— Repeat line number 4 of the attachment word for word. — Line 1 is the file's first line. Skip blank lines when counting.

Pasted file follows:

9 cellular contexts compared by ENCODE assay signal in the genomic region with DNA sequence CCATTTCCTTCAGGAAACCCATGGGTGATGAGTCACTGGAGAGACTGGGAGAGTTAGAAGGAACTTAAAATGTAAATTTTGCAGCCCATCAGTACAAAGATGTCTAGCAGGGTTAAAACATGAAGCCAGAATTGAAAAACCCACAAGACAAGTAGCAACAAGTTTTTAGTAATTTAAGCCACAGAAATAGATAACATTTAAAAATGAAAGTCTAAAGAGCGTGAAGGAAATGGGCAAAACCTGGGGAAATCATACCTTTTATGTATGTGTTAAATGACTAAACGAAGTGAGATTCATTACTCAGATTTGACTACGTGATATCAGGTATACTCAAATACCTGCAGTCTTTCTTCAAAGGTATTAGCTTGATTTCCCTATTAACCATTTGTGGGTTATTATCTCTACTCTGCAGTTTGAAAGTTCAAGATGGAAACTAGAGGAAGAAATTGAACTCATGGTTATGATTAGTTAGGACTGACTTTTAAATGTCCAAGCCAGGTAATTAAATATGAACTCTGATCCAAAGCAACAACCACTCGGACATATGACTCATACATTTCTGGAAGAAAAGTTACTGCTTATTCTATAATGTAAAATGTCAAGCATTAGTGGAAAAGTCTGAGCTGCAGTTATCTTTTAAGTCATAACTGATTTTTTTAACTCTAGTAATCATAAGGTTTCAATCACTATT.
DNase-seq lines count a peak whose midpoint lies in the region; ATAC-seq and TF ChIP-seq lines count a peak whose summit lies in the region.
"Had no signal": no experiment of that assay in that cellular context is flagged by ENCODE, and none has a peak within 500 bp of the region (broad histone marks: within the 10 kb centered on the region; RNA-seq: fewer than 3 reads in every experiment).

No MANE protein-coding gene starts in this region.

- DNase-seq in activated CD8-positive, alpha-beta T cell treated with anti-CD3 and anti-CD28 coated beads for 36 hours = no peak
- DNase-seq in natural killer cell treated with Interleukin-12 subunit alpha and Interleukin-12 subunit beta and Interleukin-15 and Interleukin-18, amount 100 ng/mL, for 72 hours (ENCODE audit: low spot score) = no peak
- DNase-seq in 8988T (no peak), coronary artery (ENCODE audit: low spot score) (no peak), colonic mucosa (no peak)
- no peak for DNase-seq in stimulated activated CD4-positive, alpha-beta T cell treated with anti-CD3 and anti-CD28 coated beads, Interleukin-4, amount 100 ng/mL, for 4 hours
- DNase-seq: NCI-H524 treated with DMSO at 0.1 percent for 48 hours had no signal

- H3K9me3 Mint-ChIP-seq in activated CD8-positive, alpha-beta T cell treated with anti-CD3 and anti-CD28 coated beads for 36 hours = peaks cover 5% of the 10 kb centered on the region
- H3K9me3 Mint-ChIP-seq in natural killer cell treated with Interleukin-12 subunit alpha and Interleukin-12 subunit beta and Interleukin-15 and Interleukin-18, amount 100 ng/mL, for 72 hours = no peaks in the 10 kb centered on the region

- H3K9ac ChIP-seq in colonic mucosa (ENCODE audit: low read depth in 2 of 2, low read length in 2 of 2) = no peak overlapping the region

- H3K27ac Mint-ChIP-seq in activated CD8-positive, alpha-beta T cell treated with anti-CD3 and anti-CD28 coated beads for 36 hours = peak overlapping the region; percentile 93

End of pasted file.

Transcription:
No MANE protein-coding gene starts in this region.